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Evolution. 2006 Dec;60(12):2498-506.

Islands increase genetic subdivision and disrupt patterns of connectivity of intertidal snails in a complex archipelago.

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  • 1School of Animal Biology, M092, University of Western Australia, Crawley, Western Australia 6009, Australia.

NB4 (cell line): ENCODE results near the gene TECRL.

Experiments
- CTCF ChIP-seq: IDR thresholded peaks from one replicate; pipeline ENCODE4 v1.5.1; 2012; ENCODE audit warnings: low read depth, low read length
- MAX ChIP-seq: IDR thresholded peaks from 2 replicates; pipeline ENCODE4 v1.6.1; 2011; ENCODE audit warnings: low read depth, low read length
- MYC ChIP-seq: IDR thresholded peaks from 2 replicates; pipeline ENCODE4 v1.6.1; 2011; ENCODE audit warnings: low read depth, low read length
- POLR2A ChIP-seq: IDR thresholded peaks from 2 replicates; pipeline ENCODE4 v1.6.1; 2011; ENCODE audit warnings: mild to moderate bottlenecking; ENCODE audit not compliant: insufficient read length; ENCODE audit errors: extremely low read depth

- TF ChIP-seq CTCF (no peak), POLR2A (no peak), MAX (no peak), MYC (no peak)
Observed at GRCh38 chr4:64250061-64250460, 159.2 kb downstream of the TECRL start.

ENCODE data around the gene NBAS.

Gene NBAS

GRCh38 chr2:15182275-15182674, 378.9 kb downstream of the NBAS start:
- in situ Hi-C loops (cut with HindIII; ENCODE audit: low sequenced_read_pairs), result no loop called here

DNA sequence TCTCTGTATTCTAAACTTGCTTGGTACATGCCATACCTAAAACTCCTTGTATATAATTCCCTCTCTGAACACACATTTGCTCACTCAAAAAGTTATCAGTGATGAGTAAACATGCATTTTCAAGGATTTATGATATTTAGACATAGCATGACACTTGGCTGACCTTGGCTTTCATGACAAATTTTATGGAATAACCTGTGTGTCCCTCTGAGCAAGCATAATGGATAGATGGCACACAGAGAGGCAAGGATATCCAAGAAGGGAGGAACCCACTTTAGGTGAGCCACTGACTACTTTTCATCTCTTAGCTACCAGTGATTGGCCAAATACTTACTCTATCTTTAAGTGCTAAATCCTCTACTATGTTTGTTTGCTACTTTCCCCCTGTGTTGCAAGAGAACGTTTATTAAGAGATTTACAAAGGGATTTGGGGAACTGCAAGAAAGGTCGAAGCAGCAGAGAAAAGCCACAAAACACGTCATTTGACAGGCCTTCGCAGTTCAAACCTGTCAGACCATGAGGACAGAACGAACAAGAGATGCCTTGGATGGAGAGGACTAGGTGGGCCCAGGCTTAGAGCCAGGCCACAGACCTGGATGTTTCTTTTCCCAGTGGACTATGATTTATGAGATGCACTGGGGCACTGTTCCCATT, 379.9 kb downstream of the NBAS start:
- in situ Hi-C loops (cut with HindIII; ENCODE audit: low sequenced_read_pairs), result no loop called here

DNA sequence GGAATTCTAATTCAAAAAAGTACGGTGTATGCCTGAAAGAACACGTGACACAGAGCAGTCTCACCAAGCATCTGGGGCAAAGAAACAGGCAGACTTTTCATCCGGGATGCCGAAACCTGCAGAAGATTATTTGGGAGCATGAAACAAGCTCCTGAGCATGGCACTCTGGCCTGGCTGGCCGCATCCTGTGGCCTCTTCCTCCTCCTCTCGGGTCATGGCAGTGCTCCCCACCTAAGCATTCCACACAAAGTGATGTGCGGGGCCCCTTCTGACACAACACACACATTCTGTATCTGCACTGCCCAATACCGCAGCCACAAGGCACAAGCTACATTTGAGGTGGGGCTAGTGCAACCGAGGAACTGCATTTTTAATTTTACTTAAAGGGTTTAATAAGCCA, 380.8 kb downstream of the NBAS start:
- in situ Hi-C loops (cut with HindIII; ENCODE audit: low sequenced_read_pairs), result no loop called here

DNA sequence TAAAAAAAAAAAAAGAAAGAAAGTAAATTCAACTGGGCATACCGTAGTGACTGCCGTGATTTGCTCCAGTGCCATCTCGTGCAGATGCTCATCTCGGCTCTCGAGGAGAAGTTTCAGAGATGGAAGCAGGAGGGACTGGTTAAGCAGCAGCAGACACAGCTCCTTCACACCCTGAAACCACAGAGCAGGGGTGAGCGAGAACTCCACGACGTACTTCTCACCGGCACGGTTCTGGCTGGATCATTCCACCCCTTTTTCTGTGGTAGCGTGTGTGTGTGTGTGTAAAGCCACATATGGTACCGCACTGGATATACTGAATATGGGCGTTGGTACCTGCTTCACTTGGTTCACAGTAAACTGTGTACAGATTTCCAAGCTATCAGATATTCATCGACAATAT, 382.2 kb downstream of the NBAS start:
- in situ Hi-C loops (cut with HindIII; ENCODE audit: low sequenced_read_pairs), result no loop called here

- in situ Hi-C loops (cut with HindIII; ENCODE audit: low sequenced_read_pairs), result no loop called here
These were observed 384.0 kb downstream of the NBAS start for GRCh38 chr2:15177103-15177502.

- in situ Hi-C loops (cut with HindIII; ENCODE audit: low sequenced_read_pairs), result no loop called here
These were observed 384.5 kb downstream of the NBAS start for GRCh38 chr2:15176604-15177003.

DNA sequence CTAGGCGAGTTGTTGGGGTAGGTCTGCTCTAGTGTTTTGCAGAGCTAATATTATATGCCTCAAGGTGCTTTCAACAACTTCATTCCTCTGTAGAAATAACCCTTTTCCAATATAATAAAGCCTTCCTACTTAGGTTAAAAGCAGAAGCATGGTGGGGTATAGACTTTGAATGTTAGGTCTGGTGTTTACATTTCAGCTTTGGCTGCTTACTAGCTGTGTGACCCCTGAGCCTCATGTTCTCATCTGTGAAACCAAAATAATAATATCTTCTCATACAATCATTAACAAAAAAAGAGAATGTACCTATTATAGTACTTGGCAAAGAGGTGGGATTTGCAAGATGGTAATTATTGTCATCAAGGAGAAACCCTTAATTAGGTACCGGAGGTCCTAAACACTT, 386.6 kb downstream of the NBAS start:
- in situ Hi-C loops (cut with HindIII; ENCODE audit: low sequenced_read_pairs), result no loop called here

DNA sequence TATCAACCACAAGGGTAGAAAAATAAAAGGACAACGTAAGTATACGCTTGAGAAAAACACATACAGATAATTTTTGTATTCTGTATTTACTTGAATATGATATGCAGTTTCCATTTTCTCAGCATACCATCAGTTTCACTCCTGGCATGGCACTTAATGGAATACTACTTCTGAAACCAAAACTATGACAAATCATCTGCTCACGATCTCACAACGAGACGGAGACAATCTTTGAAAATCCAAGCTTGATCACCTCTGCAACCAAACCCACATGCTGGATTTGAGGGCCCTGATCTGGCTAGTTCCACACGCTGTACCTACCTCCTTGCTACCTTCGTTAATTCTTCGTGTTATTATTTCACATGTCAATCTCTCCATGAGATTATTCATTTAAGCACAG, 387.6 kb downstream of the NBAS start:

The view that marine species with planktonic dispersal have highly connected, demographically open populations is giving way to recognition that populations may often be largely self-recruiting, or demographically closed. This raises the question of what local conditions might favor isolation of populations. To test the importance of islands for local isolation in species with planktonic larvae, we examined allozyme variation among 35 populations of the intertidal snail Austrocochlea constricta in the Houtman Abrolhos Islands, Western Australia, spanning 60 km. Heterogeneity of allozyme frequencies among populations was high, with average F(ST) of 0.237, indicating highly localized populations. Increased subdivision was associated with islands at different scales: between island groups, separated by deep water gaps, and between disconnected sets of islands within groups. At short distances, up to two km, subdivision increased fivefold between islands compared with that between populations on the same island. Along 11 km of continuous, sheltered shore, there was isolation by distance but among a linear series of islands over similar distance, there was greater subdivision at short distances but no association with distance. These patterns had been seen previously in the direct-developing snail Bembicium vittatum, but its finding in A. constricta confirms for a planktonic disperser the importance of this complex archipelago for both retention of locally produced larvae and disruption of patterns of connectivity. Taken together, these results indicate that islands can increase both the "open" and the "closed" components of recruitment and that applicable models of genetic connectivity depend substantially on local conditions.

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